The Book of Deadly Animals makes its debut in the United Kingdom November 3. To celebrate, I'm running here some expanded versions of tales I told in the book. If you read the magazine version of this story, you've only seen about half of it; I've revisited this one to add more information and more of my first-hand experience with the animals. This is the director's cut.
Dr. Richard Truman and I dressed in gowns, disposable booties, masks, and rubber gloves. Then we opened a door and stepped into an odor Truman had warned me about. It was something like a diaper pail and quite a bit like sour milk. I was glad for the mask.
The room was full of cement runs – walls about four feet high, forming rectangular pens about six by three feet. The cement floors were littered with sawdust. The dishes for food and water were just like those one might provide for a dog or cat—in fact, the food included cat chow—but the residents here were nine-banded armadillos. An ordinary plastic kitchen trash can lay in each run to serve as a burrow.
Truman, a tall, soft-spoken man whose silver hair didn’t match his youthful face, asked a lab assistant to roust one armadillo from its sawdust. The animal looked like an inverted bronze gravy boat with a head and tail. The assistant gripped it at the back of the neck and the back of the tail—pretty much the only option if you want to avoid an armadillo’s impressive digging claws. Truman let me hold the thing. Excluding the tail, it was about the size of a football, but heavier than your average cat. It wriggled and flexed, kicking with all four feet. Its pink belly was studded with protuberances from which tufts of hair sprouted. These structures, Truman said, have a sensory function.
After that brief hands-on encounter, Truman asked the assistant to put the armadillo back. They’re sensitive animals, poorly suited to captivity, and too much human handling can prove fatal for them. I was, in fact, allowed to see only the healthy armadillos at Louisiana State University, home to the Laboratory Research Branch of the G. W. Long Hansen’s Disease Center, and those only with strict sanitary controls. The ones with leprosy were strictly off-limits—I was more dangerous to them as a source of secondary infections than they were to me.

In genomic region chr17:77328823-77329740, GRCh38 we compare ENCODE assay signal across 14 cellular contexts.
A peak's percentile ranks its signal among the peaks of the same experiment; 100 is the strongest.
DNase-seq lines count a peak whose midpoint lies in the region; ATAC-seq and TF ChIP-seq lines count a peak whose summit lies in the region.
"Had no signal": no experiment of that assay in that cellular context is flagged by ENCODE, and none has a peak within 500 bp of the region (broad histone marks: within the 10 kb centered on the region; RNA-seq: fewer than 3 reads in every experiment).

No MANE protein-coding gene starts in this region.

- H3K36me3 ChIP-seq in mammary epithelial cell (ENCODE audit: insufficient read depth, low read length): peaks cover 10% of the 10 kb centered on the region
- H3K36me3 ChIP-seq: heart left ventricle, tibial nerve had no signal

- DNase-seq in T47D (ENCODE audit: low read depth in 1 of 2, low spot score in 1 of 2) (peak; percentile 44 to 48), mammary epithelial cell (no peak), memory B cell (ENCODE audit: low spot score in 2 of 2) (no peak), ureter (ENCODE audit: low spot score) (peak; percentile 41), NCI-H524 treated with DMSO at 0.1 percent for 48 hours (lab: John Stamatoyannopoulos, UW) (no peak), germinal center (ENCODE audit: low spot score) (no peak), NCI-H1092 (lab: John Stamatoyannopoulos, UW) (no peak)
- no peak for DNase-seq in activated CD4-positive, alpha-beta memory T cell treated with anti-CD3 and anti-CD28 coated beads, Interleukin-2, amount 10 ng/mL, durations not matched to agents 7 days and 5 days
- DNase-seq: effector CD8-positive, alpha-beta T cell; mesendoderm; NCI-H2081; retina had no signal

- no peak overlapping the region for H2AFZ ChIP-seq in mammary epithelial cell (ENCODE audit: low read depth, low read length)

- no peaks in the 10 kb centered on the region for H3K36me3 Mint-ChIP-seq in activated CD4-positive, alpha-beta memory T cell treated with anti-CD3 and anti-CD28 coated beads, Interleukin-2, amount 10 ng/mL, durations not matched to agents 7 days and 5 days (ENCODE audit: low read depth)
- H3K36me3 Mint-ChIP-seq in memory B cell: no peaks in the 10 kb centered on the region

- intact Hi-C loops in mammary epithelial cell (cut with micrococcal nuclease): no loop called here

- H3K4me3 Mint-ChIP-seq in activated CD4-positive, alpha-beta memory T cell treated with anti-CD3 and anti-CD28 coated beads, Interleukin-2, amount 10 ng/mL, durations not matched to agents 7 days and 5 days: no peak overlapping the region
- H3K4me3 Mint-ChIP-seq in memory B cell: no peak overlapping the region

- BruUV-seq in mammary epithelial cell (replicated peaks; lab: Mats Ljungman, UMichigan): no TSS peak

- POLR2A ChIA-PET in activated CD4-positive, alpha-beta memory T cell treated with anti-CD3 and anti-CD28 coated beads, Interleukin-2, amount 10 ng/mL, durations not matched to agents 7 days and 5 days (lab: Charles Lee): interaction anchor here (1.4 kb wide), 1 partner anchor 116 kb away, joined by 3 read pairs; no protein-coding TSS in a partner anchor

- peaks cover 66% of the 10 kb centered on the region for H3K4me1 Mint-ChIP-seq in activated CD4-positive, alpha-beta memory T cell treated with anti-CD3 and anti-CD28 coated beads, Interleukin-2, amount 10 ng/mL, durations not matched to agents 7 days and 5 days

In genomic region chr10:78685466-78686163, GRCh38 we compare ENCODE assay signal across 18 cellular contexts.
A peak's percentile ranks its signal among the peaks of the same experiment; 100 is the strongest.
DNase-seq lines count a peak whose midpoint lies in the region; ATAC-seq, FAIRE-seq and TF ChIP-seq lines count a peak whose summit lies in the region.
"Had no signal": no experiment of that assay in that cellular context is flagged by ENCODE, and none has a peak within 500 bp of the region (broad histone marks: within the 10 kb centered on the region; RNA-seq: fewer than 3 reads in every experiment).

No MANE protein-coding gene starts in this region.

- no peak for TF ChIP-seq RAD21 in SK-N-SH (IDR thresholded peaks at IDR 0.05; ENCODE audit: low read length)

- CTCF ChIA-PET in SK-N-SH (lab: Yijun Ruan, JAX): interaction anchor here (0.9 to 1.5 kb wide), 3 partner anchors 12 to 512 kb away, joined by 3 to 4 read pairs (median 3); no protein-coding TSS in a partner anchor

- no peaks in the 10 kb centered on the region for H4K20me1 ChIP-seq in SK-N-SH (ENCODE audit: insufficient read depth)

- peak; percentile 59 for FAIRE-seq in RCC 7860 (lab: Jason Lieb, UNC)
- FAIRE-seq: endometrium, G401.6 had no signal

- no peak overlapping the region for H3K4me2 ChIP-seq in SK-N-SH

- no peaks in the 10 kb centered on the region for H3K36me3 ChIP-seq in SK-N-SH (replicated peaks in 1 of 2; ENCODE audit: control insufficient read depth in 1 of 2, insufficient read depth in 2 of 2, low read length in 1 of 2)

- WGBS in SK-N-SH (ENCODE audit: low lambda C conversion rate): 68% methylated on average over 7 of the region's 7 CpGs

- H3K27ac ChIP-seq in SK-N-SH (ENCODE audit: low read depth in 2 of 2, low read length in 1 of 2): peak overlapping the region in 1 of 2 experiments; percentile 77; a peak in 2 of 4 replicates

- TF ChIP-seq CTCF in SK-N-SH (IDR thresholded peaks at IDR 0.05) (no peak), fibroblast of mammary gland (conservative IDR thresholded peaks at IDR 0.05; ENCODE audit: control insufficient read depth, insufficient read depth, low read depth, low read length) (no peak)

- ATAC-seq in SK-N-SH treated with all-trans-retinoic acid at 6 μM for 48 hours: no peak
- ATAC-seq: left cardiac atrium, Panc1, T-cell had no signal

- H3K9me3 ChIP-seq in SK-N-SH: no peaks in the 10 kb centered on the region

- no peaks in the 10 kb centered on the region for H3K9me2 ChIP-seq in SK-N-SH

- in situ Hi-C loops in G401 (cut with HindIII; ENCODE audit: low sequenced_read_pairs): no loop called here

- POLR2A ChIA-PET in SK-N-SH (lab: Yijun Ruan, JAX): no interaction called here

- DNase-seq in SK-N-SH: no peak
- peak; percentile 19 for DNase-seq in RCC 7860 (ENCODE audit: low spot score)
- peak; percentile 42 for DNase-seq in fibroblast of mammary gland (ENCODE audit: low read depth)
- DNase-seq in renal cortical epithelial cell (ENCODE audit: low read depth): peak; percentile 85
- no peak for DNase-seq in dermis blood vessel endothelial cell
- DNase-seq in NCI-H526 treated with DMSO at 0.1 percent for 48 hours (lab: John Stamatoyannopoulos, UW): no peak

I was there to learn about two mysterious organisms, both poorly understood even after centuries of contact with people. One, of course, is the armadillo; the other is Mycobacterium leprae, the microorganism responsible for leprosy. Truman and other researchers are using the former to study the latter. What they’ve discovered so far is a lesson in the complexity of the natural world.
The symptoms of leprosy, also known as Hansen’s disease, start in the nerves. Patches of skin lose feeling. For some people, that’s as far as it goes. For others, things get much worse. Grainy, ulcerating lesions appear on the hands, feet, and back, and, in men, the testicles. Nerves degenerate, causing the glands that oil the skin to stop working. The skin cracks, leaving the extremities vulnerable to secondary infections. People lose fingers and toes—not because of the disease itself, but because they don’t notice that they’re too close to a fire or that rats are nibbling at them. The dead nerves create an array of odd postures—the claw-hand, the staring eye that cannot be closed. The respiratory system is invaded; a slimy discharge issues from the nose. The eyes succumb to infection and eventually to blindness. The disease progresses slowly, the first lesion following the actual infection by three years or more, the worst manifestations developing years after that. But these horrific symptoms occur in only a tiny minority of those infected, and most people are not susceptible to infection at all. “M. leprae is almost the perfect parasite,” Truman said, because it so rarely destroys its host, and then only very slowly.